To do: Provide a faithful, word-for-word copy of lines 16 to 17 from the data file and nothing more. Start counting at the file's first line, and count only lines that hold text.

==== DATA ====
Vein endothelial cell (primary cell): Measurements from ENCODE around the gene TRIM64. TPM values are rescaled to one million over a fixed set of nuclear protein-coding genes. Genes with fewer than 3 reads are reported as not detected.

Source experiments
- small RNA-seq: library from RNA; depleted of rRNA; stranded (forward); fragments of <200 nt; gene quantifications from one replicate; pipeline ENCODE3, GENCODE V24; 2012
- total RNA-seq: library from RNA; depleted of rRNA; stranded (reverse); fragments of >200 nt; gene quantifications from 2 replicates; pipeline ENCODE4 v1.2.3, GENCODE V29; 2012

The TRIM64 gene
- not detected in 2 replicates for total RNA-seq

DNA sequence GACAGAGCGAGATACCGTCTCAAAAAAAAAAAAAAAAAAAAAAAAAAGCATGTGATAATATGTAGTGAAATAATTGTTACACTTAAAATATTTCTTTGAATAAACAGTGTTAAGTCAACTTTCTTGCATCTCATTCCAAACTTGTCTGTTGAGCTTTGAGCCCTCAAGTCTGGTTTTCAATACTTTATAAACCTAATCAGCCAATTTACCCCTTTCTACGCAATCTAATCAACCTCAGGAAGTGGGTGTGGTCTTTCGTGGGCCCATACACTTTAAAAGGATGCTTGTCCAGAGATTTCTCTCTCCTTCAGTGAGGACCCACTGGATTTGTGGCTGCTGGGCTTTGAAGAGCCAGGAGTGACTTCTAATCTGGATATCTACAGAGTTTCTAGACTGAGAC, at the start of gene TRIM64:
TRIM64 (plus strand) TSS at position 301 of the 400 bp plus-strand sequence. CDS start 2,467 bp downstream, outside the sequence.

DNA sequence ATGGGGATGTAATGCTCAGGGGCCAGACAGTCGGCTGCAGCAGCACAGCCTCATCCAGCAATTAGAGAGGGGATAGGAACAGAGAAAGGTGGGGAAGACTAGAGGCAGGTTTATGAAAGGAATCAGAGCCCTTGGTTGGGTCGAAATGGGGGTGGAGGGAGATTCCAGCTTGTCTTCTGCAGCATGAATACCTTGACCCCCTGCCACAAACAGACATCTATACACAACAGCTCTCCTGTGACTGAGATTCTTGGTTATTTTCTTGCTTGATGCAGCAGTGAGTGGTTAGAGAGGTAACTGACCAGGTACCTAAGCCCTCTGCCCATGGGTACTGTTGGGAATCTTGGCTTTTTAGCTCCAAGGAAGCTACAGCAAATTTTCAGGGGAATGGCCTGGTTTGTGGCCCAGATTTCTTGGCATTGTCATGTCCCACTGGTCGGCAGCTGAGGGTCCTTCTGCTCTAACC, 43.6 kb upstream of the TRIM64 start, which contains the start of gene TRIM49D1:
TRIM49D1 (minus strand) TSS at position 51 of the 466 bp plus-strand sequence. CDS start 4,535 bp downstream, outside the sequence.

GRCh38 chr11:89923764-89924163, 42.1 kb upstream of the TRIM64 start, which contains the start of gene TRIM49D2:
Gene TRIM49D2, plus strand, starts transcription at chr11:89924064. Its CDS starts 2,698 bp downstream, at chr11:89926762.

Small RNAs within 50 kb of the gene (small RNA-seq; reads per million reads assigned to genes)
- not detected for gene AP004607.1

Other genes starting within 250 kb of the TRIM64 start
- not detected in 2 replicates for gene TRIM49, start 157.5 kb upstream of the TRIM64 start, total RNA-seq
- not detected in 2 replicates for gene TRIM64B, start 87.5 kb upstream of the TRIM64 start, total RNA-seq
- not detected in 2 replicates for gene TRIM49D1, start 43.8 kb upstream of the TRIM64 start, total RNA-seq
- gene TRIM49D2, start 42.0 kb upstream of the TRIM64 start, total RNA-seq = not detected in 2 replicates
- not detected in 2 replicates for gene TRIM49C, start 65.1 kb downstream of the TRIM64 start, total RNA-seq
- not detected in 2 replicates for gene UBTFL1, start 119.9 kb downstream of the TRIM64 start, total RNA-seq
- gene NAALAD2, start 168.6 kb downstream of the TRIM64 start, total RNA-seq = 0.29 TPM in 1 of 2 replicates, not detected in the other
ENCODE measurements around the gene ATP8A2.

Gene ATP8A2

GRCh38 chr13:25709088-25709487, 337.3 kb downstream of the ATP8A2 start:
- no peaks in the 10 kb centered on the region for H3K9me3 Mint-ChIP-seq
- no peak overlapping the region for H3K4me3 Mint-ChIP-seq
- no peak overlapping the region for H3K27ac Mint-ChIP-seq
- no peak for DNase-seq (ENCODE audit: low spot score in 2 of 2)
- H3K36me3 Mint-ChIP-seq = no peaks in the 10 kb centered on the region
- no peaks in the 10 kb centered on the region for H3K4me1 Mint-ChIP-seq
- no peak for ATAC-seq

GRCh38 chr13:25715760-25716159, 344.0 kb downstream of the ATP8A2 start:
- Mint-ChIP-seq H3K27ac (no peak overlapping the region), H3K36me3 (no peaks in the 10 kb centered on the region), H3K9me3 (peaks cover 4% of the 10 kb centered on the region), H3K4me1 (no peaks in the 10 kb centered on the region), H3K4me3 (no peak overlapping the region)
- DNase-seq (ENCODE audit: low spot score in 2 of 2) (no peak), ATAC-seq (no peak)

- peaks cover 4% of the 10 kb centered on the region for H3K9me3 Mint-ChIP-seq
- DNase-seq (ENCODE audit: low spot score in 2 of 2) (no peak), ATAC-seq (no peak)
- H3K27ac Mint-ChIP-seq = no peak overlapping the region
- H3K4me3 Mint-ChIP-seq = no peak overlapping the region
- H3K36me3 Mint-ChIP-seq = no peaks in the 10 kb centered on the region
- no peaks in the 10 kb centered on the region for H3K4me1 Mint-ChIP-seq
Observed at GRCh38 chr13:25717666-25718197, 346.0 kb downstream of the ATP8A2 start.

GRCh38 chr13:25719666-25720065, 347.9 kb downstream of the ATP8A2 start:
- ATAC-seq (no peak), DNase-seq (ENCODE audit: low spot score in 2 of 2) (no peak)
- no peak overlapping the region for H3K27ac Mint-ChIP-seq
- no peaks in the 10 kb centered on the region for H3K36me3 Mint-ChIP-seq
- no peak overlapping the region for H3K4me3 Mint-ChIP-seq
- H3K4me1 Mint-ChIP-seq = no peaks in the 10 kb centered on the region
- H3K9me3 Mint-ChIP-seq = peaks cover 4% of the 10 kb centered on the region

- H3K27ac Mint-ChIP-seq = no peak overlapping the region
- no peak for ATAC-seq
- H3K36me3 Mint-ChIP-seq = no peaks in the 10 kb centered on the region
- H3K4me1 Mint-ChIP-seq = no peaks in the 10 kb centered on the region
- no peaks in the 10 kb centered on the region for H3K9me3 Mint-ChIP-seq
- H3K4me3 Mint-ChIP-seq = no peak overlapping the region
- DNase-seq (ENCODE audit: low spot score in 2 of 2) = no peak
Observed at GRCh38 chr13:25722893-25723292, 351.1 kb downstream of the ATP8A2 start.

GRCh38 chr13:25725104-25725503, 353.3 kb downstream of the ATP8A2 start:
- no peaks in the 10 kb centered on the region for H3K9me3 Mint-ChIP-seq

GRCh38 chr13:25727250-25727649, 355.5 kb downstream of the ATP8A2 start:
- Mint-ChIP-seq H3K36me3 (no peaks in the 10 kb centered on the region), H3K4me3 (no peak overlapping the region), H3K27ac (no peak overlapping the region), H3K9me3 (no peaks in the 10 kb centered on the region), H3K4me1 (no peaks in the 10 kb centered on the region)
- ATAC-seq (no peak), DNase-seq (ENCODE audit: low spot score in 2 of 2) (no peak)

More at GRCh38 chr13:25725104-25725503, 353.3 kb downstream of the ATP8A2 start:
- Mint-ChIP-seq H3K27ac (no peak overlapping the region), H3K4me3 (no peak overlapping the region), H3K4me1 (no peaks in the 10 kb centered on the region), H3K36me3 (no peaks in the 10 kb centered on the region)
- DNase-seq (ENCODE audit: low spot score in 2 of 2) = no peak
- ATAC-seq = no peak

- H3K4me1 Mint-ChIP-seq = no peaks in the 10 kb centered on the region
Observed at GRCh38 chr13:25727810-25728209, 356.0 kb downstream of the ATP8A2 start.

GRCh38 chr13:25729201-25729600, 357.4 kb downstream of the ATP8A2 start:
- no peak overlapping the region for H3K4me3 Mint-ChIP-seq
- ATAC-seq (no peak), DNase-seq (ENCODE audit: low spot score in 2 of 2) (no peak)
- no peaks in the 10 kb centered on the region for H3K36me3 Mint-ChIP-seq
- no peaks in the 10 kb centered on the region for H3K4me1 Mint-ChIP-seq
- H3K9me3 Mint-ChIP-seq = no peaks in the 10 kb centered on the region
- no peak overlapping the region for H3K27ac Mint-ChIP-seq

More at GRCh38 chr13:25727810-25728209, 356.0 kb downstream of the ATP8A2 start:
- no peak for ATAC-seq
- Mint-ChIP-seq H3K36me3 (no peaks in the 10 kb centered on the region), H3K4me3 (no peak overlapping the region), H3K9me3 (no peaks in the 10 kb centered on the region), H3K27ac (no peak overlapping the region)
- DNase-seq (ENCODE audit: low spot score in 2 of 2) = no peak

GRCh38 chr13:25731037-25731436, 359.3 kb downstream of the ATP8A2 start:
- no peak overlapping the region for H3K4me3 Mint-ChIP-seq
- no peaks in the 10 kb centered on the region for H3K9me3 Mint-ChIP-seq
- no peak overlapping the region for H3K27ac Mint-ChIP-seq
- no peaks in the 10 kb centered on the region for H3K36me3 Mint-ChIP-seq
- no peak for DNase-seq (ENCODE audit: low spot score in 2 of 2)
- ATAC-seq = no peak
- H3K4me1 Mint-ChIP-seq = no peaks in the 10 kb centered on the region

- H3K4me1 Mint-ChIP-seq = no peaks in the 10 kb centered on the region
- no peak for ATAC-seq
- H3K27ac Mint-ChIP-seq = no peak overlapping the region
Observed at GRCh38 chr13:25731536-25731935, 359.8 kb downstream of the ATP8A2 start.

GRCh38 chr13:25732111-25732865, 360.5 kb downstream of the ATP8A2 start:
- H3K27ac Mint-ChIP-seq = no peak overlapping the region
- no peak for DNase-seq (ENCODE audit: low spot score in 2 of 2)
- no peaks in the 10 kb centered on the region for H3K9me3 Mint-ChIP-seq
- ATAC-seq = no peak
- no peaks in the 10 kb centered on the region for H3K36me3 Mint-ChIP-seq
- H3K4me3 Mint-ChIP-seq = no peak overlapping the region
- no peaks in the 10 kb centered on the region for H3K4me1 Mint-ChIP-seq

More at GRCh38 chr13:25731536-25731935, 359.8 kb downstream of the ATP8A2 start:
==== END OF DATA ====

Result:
- not detected in 2 replicates for gene TRIM49, start 157.5 kb upstream of the TRIM64 start, total RNA-seq
- not detected in 2 replicates for gene TRIM64B, start 87.5 kb upstream of the TRIM64 start, total RNA-seq